Flashback: ‘Straight Shooting Americanism’

For many years I’ve had a thing for vintage advertising, with particular interest in old firearms ads. Today’s “Flashback” highlights two from the “Remington UMC for Shooting Right” campaign, a series that ran in outdoors magazines throughout 1919.

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Illustrated with art created by F.X. Leyendecker, commissioned specifically for the purpose, the ads promoted the range of Remington products — shotguns, rifles, pistols and ammunition. Each depicted a prototypically virile American marksman or sportsman and nodded to a segment of the company’s market, from youngsters to hunters to recreational shooters.

The copy was intriguing, too. Like this, from “Straight Shooting Americanism,” which ran in the June issue of Outing magazine:

“In the onward rush of world reconstruction, with its constantly increasing demands for speed and efficiency, the American whose recreation is pistol shooting can be depended on to keep in front.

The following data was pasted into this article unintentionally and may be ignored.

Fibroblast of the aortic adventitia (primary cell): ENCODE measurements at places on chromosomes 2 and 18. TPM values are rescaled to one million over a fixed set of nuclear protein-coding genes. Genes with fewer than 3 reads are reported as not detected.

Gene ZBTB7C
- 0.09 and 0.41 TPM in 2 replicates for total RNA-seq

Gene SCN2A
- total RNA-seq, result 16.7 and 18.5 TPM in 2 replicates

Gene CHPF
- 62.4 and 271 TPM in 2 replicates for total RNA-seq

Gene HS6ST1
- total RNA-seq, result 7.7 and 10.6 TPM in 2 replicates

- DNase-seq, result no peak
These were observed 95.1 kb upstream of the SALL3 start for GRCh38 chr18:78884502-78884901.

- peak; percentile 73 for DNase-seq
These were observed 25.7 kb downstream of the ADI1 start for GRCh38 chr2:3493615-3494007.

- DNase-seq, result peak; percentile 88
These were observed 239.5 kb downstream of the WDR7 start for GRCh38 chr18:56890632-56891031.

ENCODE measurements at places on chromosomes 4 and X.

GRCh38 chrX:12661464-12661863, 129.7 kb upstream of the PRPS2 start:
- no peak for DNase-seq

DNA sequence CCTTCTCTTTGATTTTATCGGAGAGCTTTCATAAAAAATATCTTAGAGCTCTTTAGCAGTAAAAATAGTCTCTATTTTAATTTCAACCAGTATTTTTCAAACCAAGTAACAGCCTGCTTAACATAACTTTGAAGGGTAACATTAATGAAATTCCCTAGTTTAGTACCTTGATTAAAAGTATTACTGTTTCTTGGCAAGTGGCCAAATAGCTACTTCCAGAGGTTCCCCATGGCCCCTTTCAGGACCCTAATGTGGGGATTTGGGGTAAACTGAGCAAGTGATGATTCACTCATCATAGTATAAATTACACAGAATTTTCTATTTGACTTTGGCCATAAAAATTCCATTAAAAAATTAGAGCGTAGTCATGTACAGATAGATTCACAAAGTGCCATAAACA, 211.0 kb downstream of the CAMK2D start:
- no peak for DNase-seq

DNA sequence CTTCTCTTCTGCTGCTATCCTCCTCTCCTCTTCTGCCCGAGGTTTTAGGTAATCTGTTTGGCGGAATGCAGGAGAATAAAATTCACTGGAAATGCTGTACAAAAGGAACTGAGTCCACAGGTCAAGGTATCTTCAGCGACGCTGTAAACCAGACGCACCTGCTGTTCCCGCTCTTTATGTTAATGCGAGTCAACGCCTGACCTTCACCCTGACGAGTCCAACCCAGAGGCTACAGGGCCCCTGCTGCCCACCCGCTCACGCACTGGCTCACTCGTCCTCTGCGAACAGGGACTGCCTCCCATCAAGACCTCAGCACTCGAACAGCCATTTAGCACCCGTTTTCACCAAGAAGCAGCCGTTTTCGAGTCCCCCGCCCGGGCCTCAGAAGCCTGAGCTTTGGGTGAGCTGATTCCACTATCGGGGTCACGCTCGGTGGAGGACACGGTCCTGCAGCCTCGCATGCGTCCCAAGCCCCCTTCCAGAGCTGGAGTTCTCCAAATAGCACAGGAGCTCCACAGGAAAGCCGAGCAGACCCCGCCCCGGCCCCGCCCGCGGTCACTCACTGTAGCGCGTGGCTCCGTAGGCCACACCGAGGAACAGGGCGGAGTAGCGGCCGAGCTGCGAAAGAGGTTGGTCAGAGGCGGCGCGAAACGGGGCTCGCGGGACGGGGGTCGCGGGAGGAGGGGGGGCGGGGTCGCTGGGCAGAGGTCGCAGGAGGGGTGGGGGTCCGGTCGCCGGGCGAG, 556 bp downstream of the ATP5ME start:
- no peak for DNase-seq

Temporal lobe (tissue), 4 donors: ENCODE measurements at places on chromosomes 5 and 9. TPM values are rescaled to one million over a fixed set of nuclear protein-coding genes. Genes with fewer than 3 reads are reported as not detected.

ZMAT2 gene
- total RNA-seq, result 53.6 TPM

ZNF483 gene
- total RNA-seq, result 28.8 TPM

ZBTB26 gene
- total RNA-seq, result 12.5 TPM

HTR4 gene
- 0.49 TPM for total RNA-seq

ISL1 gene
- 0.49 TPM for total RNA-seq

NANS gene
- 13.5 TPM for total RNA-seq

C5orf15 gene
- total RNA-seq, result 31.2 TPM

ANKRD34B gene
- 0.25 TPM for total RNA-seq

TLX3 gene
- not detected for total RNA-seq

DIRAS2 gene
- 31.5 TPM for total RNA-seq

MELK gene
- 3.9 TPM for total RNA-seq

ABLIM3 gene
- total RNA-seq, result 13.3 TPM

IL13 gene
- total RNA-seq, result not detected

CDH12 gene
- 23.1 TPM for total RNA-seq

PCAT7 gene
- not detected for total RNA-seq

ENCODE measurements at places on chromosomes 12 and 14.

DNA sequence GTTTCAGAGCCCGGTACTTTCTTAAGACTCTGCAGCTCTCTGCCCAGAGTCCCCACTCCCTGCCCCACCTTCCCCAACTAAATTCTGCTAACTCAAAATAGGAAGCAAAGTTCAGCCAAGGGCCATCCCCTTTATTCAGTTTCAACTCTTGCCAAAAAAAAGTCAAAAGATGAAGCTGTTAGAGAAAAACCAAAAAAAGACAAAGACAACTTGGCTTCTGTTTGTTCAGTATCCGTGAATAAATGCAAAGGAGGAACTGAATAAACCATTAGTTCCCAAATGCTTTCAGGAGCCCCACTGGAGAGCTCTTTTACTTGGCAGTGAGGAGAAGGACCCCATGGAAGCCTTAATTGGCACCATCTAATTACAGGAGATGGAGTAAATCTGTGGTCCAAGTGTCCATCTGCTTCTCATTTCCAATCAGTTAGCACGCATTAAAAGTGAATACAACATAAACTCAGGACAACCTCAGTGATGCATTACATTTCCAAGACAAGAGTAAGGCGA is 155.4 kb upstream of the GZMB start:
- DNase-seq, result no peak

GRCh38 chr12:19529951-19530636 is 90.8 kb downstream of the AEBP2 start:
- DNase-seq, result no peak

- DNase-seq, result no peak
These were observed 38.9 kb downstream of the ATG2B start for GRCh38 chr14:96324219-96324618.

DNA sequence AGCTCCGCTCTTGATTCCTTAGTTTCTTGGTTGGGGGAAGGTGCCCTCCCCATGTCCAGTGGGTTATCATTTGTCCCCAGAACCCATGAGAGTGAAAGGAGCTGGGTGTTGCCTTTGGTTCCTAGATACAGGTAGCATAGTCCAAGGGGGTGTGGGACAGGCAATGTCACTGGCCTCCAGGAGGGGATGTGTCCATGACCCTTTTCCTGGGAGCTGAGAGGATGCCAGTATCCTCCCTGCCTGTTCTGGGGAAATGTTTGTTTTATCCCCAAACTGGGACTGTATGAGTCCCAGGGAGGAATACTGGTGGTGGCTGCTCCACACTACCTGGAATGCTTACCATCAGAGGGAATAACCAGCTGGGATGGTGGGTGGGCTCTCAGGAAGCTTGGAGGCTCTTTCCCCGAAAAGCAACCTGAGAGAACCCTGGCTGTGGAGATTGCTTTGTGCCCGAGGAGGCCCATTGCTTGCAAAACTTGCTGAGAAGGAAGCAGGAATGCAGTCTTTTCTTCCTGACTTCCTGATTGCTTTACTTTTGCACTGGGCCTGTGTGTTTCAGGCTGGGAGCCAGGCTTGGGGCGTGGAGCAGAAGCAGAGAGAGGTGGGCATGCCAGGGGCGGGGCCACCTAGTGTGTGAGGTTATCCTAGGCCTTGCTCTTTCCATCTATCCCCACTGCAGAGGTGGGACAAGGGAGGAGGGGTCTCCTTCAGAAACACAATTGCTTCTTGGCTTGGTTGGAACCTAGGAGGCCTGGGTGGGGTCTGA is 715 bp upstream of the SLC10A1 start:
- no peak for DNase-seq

“The same dominating, well-coordinated manhood which enables him to do so is latent in most Americans. Target shooting with the pistol will bring it out — and better all-around Americanism.”

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My favorite from this evocative series has to be “More American Reserve Power,” appearing in the July 1919 Outing. Below the image of a hunter resting with his kill, a Rocky Mountain goat, this:

“The strength that comes from the hills was never worth more in this country than it is today. Both to the man himself and to all about him.

“No poison-pollen of Old World imperialism gone to seed can contaminate — nor any attempt of crowd-sickened collectivism undermine — the priceless individualism of the American who truly keeps his feet on the earth.”

This was a post-war (and pre-Depression) America licking its wounds but feeling its vigor. The Remington UMC ads reflected traditional, mainstream, unapologetically American masculinity.

I don’t know about you, but in today’s advertising I sure would like to see fewer beta males and more of that “dominating, well-coordinated manhood” — more rugged individualism and less “crowd-sickened collectivism.”